Napoleon in America “thoughtful and totally believable”

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Napoleon in America by Shannon Selin coverIn a review for the Napoleonic Historical Society, renowned modeler and military historian Shepherd Paine calls Napoleon in America “a thoughtful and totally believable account of what might have happened had Napoleon escaped from St. Helena to America.”

Mr. Paine’s review appears in the Napoleonic Historical Society Newsletter Book Supplement of November 2014, which is normally available only to Society members. The review is fully reprinted below, with the Society’s kind permission.

This is a work of fiction, but it doesn’t read like one. The author is a serious Napoleonic historian, well read on the subject and well informed about the minutia of life in this period. She calls her tale a ‘plausible whopper’ but the emphasis should be on the word ‘plausible’. There are no romantic flights of fancy here, but rather a thoughtful and totally believable account of what might have happened had Napoleon escaped from St. Helena to America. The story gets much of its authenticity from its incorporation into the narrative of private letters, official government correspondence and newspaper articles, both real and imagined. The author weaves these threads together into a rich and convincing tapestry, and does so with such subtlety and skill that the reader often finds himself wondering just what parts are real and what parts are not.

The cast of characters is large and comprehensive, and includes nearly all of the major figures of the age. Only a few minor characters are invented. The author patiently reveals the personalities not only of Napoleon and his entourage, but of the political figures back in Europe who are watching the Emperor’s progress in the New World with more than a little trepidation, and what we see tallies closely with what we have read in the historical accounts of the period. Considerable interest is added when the Napoleonic characters casually encounter a smattering of Americans of the time who are not usually associated with Napoleonic history, such as Stephen Austin and Jim Bowie.

Readers will particularly enjoy Napoleon’s comments and observations as he makes a Toquevillesque tour of the young United States. There are few things that escape his attention and he is characteristically sharp and pithy in his judgments of what he sees.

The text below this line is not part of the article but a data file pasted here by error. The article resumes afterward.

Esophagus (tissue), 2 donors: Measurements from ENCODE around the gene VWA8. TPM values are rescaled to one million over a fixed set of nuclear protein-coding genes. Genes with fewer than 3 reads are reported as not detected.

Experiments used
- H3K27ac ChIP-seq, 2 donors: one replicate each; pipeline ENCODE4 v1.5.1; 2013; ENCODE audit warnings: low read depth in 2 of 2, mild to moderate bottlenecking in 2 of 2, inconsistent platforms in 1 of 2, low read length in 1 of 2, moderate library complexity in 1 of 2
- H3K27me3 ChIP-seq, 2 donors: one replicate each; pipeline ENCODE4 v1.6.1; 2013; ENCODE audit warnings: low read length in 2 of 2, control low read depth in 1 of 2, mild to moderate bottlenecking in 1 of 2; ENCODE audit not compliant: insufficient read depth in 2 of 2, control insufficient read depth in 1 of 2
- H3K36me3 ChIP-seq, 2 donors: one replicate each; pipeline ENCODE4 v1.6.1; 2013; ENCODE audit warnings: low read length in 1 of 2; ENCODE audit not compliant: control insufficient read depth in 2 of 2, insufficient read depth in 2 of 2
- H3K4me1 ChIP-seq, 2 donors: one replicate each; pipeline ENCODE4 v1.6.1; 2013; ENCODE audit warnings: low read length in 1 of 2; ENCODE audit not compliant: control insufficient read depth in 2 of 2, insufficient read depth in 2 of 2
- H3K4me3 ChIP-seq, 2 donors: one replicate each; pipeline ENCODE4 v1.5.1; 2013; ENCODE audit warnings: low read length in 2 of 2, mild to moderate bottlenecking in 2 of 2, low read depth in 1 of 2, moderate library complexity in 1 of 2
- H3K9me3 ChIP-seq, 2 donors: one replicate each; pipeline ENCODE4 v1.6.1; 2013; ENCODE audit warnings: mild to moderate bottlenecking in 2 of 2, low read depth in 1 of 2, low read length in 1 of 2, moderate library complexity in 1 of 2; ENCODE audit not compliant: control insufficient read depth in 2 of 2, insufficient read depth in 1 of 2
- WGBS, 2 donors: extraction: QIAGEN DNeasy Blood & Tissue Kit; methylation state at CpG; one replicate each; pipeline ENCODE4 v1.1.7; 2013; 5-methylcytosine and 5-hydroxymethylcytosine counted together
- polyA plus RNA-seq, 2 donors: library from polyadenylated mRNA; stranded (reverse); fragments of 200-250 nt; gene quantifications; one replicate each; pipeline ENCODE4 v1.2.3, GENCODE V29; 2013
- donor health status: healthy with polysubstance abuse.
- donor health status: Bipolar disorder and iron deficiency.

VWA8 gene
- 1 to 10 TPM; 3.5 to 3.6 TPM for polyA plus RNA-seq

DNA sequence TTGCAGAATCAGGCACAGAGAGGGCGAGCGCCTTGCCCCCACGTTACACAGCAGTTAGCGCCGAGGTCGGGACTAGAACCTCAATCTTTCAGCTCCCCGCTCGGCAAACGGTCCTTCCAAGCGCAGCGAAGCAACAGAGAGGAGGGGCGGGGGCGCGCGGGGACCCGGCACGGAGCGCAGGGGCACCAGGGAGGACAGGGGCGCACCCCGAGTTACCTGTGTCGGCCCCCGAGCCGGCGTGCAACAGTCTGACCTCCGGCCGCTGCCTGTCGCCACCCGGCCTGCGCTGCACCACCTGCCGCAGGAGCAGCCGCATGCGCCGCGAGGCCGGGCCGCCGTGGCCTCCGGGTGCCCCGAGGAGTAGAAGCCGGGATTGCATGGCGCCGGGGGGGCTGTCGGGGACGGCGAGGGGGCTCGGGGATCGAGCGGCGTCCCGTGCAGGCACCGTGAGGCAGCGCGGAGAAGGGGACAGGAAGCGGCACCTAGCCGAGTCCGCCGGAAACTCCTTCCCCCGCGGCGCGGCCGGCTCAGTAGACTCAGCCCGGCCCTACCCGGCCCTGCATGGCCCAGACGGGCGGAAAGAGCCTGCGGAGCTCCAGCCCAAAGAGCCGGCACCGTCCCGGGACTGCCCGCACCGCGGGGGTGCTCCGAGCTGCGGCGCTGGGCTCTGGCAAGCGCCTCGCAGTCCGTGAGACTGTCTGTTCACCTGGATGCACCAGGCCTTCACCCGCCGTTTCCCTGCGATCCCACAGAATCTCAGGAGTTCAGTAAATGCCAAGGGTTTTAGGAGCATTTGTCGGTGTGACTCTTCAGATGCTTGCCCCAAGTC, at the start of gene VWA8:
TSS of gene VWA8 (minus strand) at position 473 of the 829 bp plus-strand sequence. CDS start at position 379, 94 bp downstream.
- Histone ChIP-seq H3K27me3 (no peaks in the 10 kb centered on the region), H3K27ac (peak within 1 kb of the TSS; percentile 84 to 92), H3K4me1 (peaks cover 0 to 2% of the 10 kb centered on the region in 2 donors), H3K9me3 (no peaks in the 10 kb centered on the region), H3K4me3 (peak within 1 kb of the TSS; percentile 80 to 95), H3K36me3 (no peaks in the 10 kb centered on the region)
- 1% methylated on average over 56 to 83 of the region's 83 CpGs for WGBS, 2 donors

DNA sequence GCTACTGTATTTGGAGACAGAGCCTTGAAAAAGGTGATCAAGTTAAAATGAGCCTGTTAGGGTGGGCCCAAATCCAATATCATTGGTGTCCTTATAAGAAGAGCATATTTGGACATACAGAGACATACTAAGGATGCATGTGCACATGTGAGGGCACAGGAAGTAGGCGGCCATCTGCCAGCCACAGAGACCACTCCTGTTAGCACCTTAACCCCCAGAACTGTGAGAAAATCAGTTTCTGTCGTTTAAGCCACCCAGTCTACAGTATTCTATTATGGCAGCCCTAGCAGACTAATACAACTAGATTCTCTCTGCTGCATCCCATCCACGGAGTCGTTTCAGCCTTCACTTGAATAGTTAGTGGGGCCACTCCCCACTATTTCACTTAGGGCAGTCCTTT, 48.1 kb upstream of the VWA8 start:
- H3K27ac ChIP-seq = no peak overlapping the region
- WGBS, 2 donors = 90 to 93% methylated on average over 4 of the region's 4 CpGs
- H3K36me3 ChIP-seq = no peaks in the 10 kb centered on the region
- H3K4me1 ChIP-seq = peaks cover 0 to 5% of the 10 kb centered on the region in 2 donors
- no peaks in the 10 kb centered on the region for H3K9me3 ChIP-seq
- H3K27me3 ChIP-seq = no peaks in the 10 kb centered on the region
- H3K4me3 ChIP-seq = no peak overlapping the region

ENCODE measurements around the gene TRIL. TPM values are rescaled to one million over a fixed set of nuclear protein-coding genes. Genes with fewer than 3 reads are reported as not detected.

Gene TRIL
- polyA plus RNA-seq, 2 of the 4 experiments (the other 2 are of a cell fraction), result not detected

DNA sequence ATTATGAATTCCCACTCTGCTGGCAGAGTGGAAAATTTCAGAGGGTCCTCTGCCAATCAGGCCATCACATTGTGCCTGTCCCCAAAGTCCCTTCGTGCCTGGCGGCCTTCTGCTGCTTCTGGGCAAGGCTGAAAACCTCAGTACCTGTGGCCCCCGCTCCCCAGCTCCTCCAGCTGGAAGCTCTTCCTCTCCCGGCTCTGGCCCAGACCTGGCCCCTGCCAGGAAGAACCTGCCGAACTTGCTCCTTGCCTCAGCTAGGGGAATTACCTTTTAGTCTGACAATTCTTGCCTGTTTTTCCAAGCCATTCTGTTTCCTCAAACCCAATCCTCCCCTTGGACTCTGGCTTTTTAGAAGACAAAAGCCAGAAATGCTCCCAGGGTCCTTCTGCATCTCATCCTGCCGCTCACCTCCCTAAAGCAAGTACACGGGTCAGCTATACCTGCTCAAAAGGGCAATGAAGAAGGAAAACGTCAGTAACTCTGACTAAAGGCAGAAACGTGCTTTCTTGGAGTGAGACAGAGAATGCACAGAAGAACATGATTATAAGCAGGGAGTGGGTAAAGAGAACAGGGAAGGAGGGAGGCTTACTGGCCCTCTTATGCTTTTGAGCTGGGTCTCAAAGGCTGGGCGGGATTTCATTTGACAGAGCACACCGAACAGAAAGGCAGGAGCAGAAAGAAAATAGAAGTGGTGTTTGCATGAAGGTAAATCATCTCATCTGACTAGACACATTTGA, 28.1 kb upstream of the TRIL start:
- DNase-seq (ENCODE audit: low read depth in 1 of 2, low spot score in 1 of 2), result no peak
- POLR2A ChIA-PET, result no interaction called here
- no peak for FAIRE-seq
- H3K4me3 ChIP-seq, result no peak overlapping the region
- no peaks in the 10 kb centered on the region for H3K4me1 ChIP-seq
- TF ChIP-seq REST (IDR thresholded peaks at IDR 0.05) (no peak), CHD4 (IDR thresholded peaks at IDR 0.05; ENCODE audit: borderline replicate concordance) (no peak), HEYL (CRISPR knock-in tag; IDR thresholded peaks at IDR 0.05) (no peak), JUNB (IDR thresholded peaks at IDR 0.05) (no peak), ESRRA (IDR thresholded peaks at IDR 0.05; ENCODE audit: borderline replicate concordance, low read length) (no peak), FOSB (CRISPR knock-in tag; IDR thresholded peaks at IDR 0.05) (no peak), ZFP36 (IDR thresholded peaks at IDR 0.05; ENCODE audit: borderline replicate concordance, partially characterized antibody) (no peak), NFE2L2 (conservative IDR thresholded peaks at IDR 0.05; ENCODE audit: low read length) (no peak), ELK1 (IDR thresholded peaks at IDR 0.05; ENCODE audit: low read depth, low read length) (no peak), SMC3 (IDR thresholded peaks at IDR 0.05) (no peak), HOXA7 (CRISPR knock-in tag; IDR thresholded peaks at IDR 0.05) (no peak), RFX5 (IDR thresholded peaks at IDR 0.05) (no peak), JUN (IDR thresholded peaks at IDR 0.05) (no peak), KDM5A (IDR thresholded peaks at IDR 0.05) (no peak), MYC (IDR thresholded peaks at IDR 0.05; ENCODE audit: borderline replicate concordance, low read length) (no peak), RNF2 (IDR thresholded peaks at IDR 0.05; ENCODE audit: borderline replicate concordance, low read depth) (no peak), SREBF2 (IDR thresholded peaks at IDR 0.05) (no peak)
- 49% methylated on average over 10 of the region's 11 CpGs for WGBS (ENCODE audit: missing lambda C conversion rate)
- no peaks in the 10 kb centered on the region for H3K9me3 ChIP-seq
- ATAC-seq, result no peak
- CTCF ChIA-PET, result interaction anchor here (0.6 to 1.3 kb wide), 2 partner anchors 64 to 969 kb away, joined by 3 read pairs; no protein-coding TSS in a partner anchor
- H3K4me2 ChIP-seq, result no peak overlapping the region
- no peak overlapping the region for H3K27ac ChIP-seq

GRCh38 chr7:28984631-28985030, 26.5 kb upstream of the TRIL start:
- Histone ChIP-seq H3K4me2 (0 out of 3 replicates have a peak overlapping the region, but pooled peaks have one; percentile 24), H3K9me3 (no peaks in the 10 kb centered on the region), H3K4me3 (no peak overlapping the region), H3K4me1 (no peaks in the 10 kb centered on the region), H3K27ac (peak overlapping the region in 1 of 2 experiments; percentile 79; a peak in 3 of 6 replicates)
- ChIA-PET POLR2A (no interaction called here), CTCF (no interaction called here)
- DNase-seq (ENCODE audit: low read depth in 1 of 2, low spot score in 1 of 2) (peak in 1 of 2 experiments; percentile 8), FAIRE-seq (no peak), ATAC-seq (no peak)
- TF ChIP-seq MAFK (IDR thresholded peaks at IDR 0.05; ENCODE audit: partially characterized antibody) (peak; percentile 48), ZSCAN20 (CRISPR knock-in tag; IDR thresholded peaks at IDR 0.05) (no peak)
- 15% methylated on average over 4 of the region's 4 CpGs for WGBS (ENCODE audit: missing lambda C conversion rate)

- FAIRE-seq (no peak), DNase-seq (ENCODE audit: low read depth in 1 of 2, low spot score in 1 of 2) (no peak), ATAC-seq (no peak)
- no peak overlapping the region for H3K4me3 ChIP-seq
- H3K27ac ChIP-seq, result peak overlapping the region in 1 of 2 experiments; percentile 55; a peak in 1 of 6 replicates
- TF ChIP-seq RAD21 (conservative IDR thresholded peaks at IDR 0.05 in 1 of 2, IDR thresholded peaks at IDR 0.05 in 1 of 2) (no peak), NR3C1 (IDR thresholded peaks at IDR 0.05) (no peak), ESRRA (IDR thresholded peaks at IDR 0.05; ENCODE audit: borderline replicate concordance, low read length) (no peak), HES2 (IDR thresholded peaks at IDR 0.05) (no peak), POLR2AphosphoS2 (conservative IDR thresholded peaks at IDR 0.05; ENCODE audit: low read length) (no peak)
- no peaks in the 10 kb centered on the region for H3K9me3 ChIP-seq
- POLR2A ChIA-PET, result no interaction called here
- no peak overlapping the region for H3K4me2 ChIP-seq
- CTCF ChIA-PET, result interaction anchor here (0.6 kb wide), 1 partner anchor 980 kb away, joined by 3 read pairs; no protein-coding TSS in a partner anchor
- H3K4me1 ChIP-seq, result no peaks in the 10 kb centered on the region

The readers most likely to be disappointed in this book are those looking for a light action adventure story or historical romance, as there is little of that here. Ironically, the readers most likely to appreciate this book are the ones most likely to toss it aside because it is fiction, namely the serious historians. Yet those who get past their misgivings and take the time to savor it will come to appreciate the cleverness and wit with which an author who is deeply knowledgeable about her subject can turn Napoleonic history on its ear.

Scholars who are acquainted with the diaries, memoirs and letters of the Napoleonic period will undoubtedly smile with quiet delight as the pages unexpectedly reveal a familiar letter placed in a new context or a tidbit of Napoleonic history cleverly brought into a new focus.

The book ends on an open-ended note in 1823, leaving plenty of room for at least one sequel. I suspect this is the beginning of a series that will keep us entertained for some years to come.

Shannon Selin is an author of wit and grace, well-grounded in Napoleonic history. Readers who appreciate these qualities will definitely enjoy this book.

If you are interested in the Napoleonic era, the bi-monthly Napoleonic Historical Society Newsletter and regular Book Supplement are well worth the Napoleonic Historical Society’s modest membership fee. The purpose of the Society is to study, share and stimulate interest in the history of the Napoleonic period. Members’ interests run from the general to the specific, and cover all aspects of the age: art, politics, society, fashion, science, war, personalities and, of course, Napoleon. You don’t have to be an expert to join this welcoming, lively group, and you will be among friends. For details, visit the Napoleonic Historical Society website and check out the group’s Facebook page.

Shannon Selin is an author of wit and grace, well-grounded in Napoleonic history. Readers who appreciate these qualities will definitely enjoy this book.

Shepherd Paine